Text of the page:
Syncing Animations with Cue Points in Articulate Storyline

Jun62013
Written by David Anderson — Posted in Storyline

Well-synchronized audio and animation can give learners that smooth flow you want in your course. To synchronize them perfectly, try the cue points feature in Articulate Storyline. Let’s take a look at how easy it is to use cue points to deliver a seamless multimedia experience to your learners.

What are cue points?

Cue points are markers that you insert at precise points on the timeline. They help you visually define when objects should appear and disappear.

Cue Points in Articulate Storyline

Adding cue points

To add a cue point, right-click in the timeline where you want the cue point to appear. From the drop-down menu, select Create Cue Point at Playhead.

If you’re working on a slide where you need to sync multiple objects and animations, you can quickly set multiple cue points while you listen to your slide’s audio. Simply click the Play button in the lower left corner of your timeline and press your C key each time you want to insert a cue point.

Once the cue point is set, you can click and drag the cue point to change its position.

Aligning objects to cue points

Once you’ve set one or more cue points, you can use them to line up the timing for your objects. Simply drag either the left or right edge of the object to align with the cue point in the timeline.

Need a more precise method? No problem. Right-click an object in the timeline and select Align to Cue Point from the drop-down menu. If you have multiple cue points, you can select a specific cue point for your object.

Aligning objects to cue points

Deleting cue points

Let’s say your client sends you an updated audio file that requires you to resync your animations. If the audio changes are small, you can easily click and drag the cue points along the timeline to update their position.

On the other hand, if the updated audio requires a full resync, it might be easier to start from scratch. To delete all your existing cue points, right-click anywhere in the timeline and select Delete All Cue Points.

Resources

Are you using cue points for more than syncing animations? Tell us about it! Use the comments section below, or start a new post in E-Learning Heroes.

4 responses to “Syncing Animations with Cue Points in Articulate Storyline”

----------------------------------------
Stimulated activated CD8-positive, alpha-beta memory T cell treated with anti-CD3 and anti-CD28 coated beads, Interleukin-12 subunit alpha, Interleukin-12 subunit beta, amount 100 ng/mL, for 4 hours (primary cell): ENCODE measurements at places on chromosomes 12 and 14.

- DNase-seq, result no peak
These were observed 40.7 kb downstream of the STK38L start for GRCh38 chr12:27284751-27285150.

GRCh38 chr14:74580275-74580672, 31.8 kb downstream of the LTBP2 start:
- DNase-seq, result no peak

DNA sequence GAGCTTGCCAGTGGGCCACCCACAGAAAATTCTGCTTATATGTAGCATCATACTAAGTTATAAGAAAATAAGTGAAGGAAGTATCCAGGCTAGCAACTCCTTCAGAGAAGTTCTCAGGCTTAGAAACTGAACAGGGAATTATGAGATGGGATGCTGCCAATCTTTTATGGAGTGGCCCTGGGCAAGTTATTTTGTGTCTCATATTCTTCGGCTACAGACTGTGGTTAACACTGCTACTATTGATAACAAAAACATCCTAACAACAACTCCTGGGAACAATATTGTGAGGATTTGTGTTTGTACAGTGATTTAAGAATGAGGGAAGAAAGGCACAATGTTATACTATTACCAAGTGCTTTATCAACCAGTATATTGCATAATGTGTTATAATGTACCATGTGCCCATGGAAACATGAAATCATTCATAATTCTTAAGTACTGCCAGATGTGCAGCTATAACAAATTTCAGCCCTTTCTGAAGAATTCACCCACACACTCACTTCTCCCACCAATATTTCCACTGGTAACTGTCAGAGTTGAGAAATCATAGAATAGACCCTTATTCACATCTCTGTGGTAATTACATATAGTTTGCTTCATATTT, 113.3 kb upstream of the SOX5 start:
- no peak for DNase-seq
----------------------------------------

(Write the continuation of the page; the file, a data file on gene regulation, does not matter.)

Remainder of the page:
1

Nice, David. I’ve known about this feature awhile, but now understand how using cue points at the very least saves a few clicks and thereby speeds up the process of synching. Thanks for sharing. –Daniel

Daniel Brigham // Posted at 5:48 pm on August 3rd, 2013
2

As a first time user of Storyline, this was extremely helpful! THANK YOU DAVE!

Jenn // Posted at 12:08 pm on December 9th, 2013
3

Cue points are great for the sort of transitions illustrated. It would be really great if it were possible to use a command similar to ‘align with cue point’ to have the picture disappear, rather than having to shorten the pictures duration by dragging the element from the end of the timeline. Is this possible?

Errol Muir // Posted at 7:01 am on January 2nd, 2014
4

Hi Errol – The align to cue point option will set the left end of an object to the cue point as you’ve noticed. There isn’t a way to also align the right end of an object to another cue point.

Now, you also have the option of adjusting the duration of an object’s timeline.If you right-click the object’s timeline, you can override the default setting “show until end” and set it to something shorter. That will reduce the object’s duration and possibly make your workflow a little quicker.

The production tip I try to follow when working with cue points and animations is to first set up my object animation and duration before moving along the timeline.

Here are a couple good Screenrs on timeline production tips:

Tips for using the Articulate Storyline timeline to shorten a slide’s duration: http://www.screenr.com/5He8

Articulate Storyline tip: trouble shortening the timeline? Try setting your objects to “Show until end” http://www.screenr.com/zwP8

David Anderson // Posted at 10:05 am on January 6th, 2014

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